A parallel amplifier and an offset capacitance voltage control loop are disclosed according to one embodiment of the present disclosure. The parallel amplifier has a parallel amplifier output, which is coupled to an envelope tracking power supply output via an offset capacitive element. The offset capacitive element has an offset capacitive voltage. The offset capacitance voltage control loop regulates the offset capacitive voltage, which is adjustable on a communications slot-to-communications slot basis.

In one embodiment of the present disclosure, an envelope tracking power supply includes the envelope tracking power supply output, the parallel amplifier, the offset capacitance voltage control loop, switching circuitry, the offset capacitive element, and a first inductive element. The envelope tracking power supply provides an envelope power supply voltage to an RF power amplifier via the envelope tracking power supply output. As such, during envelope tracking, the envelope power supply voltage at least partially envelope tracks an RF transmit signal from the RF power amplifier. By adjusting the offset capacitive voltage on a communications slot-to-communications slot basis, efficiency of the envelope tracking power supply may be optimized.

FIG. 1 shows an RF communications system 10 according to one embodiment of the RF communications system 10. The RF communications system 10 includes RF transmitter circuitry 12, RF system control circuitry 14, RF front-end circuitry 16, an RF antenna 18, and a DC power source 20. The RF transmitter circuitry 12 includes transmitter control circuitry 22, an RF PA 24, an envelope tracking power supply 26, and PA bias circuitry 28.

In one embodiment of the RF communications system 10, the RF front-end circuitry 16 receives via the RF antenna 18, processes, and forwards an RF receive signal RFR to the RF system control circuitry 14. The RF system control circuitry 14 provides an envelope power supply control signal VRMP and a transmitter configuration signal PACS to the transmitter control circuitry 22. The RF system control circuitry 14 provides an RF input signal RFI to the RF PA 24. The DC power source 20 provides a DC source signal VDC to the envelope tracking power supply 26. The DC source signal VDC has a DC source voltage DCV. In one embodiment of the DC power source 20, the DC power source 20 is a battery.

The transmitter control circuitry 22 is coupled to the envelope tracking power supply 26 and to the PA bias circuitry 28. The envelope tracking power supply 26 provides an envelope power supply signal EPS to the RF PA 24 based on the envelope power supply control signal VRMP. The envelope power supply signal EPS has an envelope power supply voltage EPV. The DC source signal

VDC provides power to the envelope tracking power supply 26. As such, the envelope power supply signal EPS is based on the DC source signal VDC. The envelope power supply control signal VRMP is representative of a setpoint of the envelope power supply signal EPS. The RF PA 24 receives and amplifies the RF input signal RFI to provide an RF transmit signal RFT using the envelope power supply signal EPS. The envelope power supply signal EPS provides power for amplification. The RF front-end circuitry 16 receives, processes, and transmits the RF transmit signal RFT via the RF antenna 18. In one embodiment of the RF transmitter circuitry 12, the transmitter control circuitry 22 configures the RF transmitter circuitry 12 based on the transmitter configuration signal PACS.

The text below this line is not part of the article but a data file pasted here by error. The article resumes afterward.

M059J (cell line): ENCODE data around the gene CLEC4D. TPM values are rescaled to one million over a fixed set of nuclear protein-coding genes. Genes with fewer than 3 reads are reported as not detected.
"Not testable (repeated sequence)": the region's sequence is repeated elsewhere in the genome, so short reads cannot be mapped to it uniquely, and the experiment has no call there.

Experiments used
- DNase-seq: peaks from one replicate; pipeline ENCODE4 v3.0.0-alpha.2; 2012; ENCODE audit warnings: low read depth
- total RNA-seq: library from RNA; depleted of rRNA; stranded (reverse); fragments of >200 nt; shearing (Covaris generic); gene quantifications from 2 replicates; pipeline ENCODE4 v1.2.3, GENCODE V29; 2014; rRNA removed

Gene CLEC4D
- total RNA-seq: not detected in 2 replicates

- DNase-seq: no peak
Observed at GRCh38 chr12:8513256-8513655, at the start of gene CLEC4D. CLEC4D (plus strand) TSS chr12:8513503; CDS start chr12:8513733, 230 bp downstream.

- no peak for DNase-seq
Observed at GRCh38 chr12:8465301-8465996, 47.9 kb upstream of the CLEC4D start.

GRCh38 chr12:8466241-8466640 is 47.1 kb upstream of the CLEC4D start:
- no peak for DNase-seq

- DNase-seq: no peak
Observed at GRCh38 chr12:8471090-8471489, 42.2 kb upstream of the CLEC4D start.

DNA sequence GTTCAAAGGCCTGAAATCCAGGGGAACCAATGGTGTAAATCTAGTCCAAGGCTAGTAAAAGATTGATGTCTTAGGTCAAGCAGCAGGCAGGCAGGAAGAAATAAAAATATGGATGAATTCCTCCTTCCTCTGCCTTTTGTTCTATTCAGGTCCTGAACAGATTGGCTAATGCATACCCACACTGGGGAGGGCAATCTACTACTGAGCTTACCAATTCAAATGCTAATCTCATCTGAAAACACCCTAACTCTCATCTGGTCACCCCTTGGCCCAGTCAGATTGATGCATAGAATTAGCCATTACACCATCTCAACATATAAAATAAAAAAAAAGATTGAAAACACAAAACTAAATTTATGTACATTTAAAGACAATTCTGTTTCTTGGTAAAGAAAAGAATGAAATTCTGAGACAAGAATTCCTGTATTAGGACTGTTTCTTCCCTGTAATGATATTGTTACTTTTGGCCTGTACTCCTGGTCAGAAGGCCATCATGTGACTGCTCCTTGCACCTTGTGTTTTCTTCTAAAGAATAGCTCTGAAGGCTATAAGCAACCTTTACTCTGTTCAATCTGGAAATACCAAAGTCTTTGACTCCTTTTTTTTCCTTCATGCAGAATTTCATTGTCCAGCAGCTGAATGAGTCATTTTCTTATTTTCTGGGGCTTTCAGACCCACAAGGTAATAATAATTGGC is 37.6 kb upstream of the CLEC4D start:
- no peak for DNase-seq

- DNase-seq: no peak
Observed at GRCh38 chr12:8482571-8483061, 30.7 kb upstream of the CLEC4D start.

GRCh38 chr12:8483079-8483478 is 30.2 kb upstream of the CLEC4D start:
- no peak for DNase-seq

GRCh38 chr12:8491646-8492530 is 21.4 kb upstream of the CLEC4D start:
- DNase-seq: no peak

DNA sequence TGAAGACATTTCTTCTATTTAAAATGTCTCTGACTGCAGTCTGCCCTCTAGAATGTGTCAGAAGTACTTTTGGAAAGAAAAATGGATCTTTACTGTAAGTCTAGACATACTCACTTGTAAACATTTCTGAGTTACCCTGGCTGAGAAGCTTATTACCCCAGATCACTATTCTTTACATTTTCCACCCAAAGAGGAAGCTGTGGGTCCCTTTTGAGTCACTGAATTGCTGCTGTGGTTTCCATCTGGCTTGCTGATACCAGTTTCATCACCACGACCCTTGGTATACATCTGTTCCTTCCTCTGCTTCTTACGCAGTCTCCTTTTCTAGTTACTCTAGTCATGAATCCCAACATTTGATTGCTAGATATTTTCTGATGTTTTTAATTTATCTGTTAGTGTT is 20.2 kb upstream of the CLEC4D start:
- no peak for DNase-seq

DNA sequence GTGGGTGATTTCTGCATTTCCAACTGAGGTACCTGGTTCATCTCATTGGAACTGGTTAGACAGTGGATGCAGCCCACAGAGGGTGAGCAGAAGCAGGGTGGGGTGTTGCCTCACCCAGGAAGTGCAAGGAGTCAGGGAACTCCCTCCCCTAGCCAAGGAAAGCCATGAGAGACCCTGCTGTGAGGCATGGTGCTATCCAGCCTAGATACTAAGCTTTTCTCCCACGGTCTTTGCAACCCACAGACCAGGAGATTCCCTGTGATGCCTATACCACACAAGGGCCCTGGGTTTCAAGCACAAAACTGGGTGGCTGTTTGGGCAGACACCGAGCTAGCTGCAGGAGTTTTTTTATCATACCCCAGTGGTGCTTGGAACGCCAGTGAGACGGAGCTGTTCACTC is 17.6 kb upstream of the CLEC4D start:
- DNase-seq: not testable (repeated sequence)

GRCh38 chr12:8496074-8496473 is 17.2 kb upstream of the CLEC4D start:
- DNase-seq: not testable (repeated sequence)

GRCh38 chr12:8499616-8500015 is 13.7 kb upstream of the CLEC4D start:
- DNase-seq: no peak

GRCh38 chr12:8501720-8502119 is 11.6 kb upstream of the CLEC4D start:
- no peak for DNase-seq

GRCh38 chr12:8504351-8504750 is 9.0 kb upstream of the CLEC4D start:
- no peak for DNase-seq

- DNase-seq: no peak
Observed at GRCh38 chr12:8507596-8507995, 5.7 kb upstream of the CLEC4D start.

In this regard, in one embodiment of the RF communications system 10, the RF communications system 10 communicates with other RF communications systems (not shown) using multiple communications slots, which may include transmit communications slots, receive communications slots, simultaneous receive and transmit communications slots, or any combination thereof. Such communications slots may utilize the RF transmit signal RFT, the RF receive signal RFR, other RF signals (not shown), or any combination thereof. In one embodiment of an RF communications slot, the RF communications slot is a time period during which RF transmissions, RF receptions, or both, may occur. Adjacent RF communications slots may be separated by slot boundaries, in which RF transmissions, RF receptions, or both, may be prohibited. As a result, during the slot boundaries, the RF communications system 10 may prepare for RF transmissions, RF receptions, or both.

The PA bias circuitry 28 provides a PA bias signal PAB to the RF PA 24. In this regard, the PA bias circuitry 28 biases the RF PA 24 via the PA bias signal PAB. In one embodiment of the PA bias circuitry 28, the PA bias circuitry 28 biases the RF PA 24 based on the transmitter configuration signal PACS. In one embodiment of the RF front-end circuitry 16, the RF front-end circuitry 16 includes at least one RF switch, at least one RF amplifier, at least one RF filter, at least one RF duplexer, at least one RF diplexer, the like, or any combination thereof. In one embodiment of the RF system control circuitry 14, the RF system control circuitry 14 is RF transceiver circuitry, which may include an RF transceiver IC, baseband controller circuitry, the like, or any combination thereof.

FIG. 2 shows the RF communications system 10 according to an alternate embodiment of the RF communications system 10. The RF communications system 10 illustrated in FIG. 2 is similar to the RF communications system 10 illustrated in FIG. 1, except in the RF communications system 10 illustrated in FIG. 2, the RF transmitter circuitry 12 further includes a digital communications interface 30, which is coupled between the transmitter control circuitry 22 and a digital communications bus 32. The digital communications bus 32 is also coupled to the RF system control circuitry 14. As such, the RF system control circuitry 14 provides the envelope power supply control signal VRMP (FIG. 1) and the transmitter configuration signal PACS (FIG. 1) to the transmitter control circuitry 22 via the digital communications bus 32 and the digital communications interface 30.